Travis Scott’s Latest Release is a Slow-Paced Departure from “Rodeo”
Issue   |   Wed, 09/21/2016 - 00:34
Travis Scott’s last album was “Rodeo.”

After about a month’s delay, Travis Scott finally debuted his highly anticipated sophomore album “Birds in the Trap Sing McKnight.” Scott’s previous projects have included two mixtapes and the critically acclaimed “Rodeo,” which propelled Scott into stardom on the current hip-hop scene. On “Birds,” Scott continues in his style of “southern trap.” Although, “Birds” does not necessarily distinguish itself immediately, featuring the same vocoding and auto-tune that Travis’ vocals experienced on “Rodeo,” fans expecting a sequel to “Rodeo” may be disappointed. As seen with the cover art, depicting a winged-Travis Scott covered in shadow, “Birds” seems to be set up as an even gloomier album than “Rodeo,” which already has a dark tone in its own right.

Nevertheless, over the course of the album, “Birds in the Trap Sing McKnight” eventually comes into its own. “Rodeo” was known for the many hits such as “Nightcrawler” and “Antidote,” which are maximalist, feature-heavy songs. On the other hand, “Birds” seems to take a macro approach. Accordingly, often it is hard to determine where one song ends and the next one begins. Travis neglects to cite most guest features on the album; it’s often hard to distinguish who the guest is. This speaks to how well the features are integrated into the album, as the album features such stars as André 3000, Cudi, Kendrick Lamar, Bryson Tiller, Young Thug and The Weeknd, among others.

In fact, Travis seems to resurrect Kid Cudi from his latest musical disasters, which include possibly the worst album of 2015 (“Speeding Bullet to Heaven”). Cudi appears on the songs “way back” and “through the late night,” which are both highlights of the album. His influence, however, is felt throughout the album, which has vague “Man on the Moon” undertones to it.

As a trap album, the beats are key. Travis and his production team (which includes the great Mike Dean), for the most part, successfully create sweeping melodies that add to the eerie tone. Towards the middle of the album, however, the beats become almost too similar. This homogeneity and the slowness of the beats, lead to a boring middle section of the album. That is not to say that the songs are in anyway of lesser quality, rather the album as a whole suffers. In much the same way, the lyrics also become too repetitive. There are some strong verses on “Birds in the Trap” from both Travis and his guests; however, most of them can’t compare to the more lyrically complex “Rodeo.”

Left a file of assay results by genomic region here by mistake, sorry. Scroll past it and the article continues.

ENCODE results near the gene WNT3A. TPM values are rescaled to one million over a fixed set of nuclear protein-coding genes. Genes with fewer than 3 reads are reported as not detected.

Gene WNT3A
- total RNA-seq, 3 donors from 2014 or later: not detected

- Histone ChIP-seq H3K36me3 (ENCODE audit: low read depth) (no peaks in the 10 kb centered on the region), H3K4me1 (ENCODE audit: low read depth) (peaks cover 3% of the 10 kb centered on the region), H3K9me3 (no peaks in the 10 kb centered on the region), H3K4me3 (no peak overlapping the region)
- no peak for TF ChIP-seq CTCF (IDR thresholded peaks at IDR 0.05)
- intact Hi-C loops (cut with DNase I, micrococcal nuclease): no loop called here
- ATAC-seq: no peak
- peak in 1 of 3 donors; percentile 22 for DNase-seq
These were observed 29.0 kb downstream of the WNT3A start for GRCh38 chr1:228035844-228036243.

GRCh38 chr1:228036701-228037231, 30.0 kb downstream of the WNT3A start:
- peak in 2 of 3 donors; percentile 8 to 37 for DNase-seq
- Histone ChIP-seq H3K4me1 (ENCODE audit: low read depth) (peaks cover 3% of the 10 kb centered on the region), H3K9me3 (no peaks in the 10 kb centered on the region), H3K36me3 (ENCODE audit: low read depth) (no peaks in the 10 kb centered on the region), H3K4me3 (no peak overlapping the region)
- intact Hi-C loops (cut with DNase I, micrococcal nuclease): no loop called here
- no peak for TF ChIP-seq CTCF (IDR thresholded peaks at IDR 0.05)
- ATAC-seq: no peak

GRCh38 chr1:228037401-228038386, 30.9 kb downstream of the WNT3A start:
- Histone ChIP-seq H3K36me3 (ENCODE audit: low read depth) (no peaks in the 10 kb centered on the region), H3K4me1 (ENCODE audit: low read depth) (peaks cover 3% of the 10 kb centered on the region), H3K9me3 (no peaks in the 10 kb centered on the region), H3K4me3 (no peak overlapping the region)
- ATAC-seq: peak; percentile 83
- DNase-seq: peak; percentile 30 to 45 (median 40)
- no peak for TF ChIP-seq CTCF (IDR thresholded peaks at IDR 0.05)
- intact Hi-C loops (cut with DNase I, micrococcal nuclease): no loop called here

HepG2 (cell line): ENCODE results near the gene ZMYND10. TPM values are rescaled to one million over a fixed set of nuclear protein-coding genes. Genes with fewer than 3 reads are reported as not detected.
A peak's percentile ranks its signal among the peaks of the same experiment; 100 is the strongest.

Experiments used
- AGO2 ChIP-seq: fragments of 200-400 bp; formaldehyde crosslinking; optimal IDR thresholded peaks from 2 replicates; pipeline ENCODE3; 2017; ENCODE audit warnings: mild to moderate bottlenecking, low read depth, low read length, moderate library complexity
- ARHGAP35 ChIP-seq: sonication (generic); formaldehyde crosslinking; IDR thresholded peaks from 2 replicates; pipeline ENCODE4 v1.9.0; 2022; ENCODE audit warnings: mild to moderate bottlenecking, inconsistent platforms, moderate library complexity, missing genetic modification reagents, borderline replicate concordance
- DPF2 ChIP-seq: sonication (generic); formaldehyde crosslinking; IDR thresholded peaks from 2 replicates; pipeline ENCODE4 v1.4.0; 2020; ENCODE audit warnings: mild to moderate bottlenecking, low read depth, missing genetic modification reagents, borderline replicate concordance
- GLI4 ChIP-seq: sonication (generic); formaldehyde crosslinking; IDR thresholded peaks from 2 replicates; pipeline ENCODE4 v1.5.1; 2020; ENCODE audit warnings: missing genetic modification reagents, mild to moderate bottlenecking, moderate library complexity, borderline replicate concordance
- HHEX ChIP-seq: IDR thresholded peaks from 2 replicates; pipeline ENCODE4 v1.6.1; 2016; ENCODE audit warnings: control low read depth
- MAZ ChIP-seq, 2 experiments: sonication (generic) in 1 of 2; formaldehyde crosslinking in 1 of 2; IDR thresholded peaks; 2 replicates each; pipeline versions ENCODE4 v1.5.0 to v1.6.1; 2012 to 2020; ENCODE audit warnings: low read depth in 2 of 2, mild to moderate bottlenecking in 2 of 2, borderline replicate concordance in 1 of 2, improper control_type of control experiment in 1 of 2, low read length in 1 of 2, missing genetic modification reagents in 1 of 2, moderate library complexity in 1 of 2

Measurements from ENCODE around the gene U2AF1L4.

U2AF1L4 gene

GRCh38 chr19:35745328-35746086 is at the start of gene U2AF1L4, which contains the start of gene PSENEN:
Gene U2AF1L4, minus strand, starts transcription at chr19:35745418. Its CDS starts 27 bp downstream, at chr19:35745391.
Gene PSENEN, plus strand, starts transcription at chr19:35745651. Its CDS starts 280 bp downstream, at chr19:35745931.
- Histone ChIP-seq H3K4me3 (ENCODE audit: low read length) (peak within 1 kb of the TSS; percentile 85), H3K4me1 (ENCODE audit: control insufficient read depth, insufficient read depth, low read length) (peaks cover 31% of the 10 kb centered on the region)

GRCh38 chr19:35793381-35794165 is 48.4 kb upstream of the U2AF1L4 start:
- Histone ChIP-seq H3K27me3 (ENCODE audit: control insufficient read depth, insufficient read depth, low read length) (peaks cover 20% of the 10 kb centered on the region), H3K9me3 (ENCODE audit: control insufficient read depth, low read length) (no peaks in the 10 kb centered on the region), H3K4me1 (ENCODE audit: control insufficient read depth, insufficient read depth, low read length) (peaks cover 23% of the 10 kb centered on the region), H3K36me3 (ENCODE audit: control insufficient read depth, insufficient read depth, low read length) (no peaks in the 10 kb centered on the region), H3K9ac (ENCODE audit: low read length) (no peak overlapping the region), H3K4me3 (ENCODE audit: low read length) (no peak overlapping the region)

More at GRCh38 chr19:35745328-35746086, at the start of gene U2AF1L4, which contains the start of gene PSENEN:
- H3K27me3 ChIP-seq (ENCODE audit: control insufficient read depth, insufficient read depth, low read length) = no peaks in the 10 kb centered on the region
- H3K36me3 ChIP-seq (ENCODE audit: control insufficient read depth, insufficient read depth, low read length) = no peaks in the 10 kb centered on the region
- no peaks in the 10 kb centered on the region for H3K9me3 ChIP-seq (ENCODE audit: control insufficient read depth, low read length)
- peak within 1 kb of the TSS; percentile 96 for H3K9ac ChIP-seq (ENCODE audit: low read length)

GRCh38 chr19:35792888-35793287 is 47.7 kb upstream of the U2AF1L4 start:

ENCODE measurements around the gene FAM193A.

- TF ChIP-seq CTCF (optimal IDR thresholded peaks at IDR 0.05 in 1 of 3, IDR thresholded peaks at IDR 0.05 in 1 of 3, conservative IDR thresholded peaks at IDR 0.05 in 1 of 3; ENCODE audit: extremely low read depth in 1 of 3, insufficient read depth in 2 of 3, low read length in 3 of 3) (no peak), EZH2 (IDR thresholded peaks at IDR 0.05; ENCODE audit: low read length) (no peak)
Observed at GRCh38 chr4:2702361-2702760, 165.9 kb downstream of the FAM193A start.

“Birds” loosely reflects Travis’ early life in Houston before becoming a rapper. The darkness stems from his feeling of being trapped. The album holds true to this theme up until the 11th track, “pick up the phone,” which is a collaboration between Scott and Young Thug and also features Quavo of Migos. “Pick up the phone” was released as a single earlier this year, and is actually a very strong song with a great performance by Young Thug. However, in the context of the album, the song just does not fit. It disrupts the flow with its upbeat tone and catches the listener off guard. It really stands out as the album resumes its normal pacing with the next song “lose.” The album does close strong with the song “wonderful” which features beautiful vocals from the Weeknd. “wonderful” succeeds where “pick up the phone fails.” The high-pitched beat with low undertones keeps the essence — the eerie tone — while the lyrics essentially celebrate Travis’ escape from the trap, which makes sense in the narrative to appear at the close of the album.

The album has a runtime of 54 minutes, made up of 14 tracks including 13 songs and one interlude. A few highlights include the more energetic “way back,” which may be the best track on the album, “through the late night,” the popular “Goosebumps” which features a standout lyrical moment from Kendrick Lamar, and “wonderful.”
Overall score: 7/10

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